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Posts Tagged ‘teachers

This honest tweet reply to the original tweeted question reminded me of something.

I wonder if laypeople know how unprepared most university faculty are to teach. If they found out, what might they say? Given how much a university education costs, what might they demand?

This is one major reason why I choose to educate teachers (pre and inservice) and university faculty. They are the toughest customers because they are adults who have their own experiences, baggage, and opinions. But they all need to learn how to teach and educate.

What qualifies me to educate teachers? I have a post-graduate diploma in secondary education. I also have a Masters degree and a doctorate in a field that combines educational psychology, pedagogy, instructional design, and technology. More details near the bottom of this page.

This year also marks my 32nd year in training and education. If this time has taught me anything, it is that the more I think I know, the less I actually do. So I learn constantly.

I have learnt not to lecture and spoon-feed. Instead I shepherd. And I know where the best spots are to explore, eat, and expand.

My reaction to yesterday’s news: It’s about time! If there is any frontline worker as precious as our “precious”, it is teachers.

The article lists the types of schools whose teaching and non-teaching staff will get inoculations. They range from pre-schools to madrasahs, but somehow exclude higher education institutions. Why?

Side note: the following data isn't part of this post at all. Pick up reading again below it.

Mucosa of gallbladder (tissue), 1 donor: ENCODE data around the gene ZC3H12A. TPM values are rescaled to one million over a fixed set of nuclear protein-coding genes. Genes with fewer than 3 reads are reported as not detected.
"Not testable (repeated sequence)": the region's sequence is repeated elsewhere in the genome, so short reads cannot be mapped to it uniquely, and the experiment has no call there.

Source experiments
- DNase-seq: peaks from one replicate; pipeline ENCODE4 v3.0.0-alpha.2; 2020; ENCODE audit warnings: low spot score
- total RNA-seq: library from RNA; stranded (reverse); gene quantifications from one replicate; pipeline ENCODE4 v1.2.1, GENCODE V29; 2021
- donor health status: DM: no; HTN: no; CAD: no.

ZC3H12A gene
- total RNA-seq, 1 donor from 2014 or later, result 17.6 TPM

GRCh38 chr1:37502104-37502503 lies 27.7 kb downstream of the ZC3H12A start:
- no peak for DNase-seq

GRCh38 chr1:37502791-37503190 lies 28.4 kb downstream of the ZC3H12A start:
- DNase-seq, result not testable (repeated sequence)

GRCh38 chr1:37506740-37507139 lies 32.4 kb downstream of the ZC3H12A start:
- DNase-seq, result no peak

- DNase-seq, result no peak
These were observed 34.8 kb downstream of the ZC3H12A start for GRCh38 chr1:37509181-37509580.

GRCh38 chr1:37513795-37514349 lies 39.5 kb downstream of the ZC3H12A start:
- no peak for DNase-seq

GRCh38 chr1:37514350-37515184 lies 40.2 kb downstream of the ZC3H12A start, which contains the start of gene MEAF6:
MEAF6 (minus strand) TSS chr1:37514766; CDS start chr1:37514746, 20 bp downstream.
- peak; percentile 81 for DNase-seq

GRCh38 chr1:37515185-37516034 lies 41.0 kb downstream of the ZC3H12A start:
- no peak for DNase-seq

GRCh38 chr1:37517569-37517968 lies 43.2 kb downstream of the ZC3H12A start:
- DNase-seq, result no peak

Today I ask some unsolicited questions on behalf of teachers and educators who have had to endure professional advice from their non-teacher/educator friends or relatives.

Would you claim to be a doctor after a few visits to your general practitioner?

Would you tell a software engineer what to do after you figured out how to change a WhatsApp setting?

Would you advise an architect on the next great design after you built a Lego masterpiece?

Would you tell an artist what to be inspired by after getting a shower thought?

Most probably not. But you have ideas that should be implemented by teachers and educators, don’t you?

Not many of you can claim to be doctors, engineers, architects, or artists. But practically all of you have attended lessons in classrooms, lecture halls, and laboratories. Many of you gained some insights of teachers and educators thanks to home-based learning/remote teaching thanks to COVID-19 lockdowns. But how exactly does that make you a teacher or educator?

One of the easiest ways to spot a teacher on public transport or at an eatery is when she brings out a stack of papers to grade.

This is true of my wife now and my parents decades ago. I grew up seeing our dining table topped with books and papers, and helped them mark assignments and tests.

So it was no surprise to learn that the soon-to-be First Lady of the USA, Dr Jill Biden, was known to grade on the run when she was Second Lady.

When I read the tweet above that claimed that Michelle Obama said that Jill Biden was always grading papers, I had to find a source. I could not find the exact quote, only a similar one from this Washington Post article.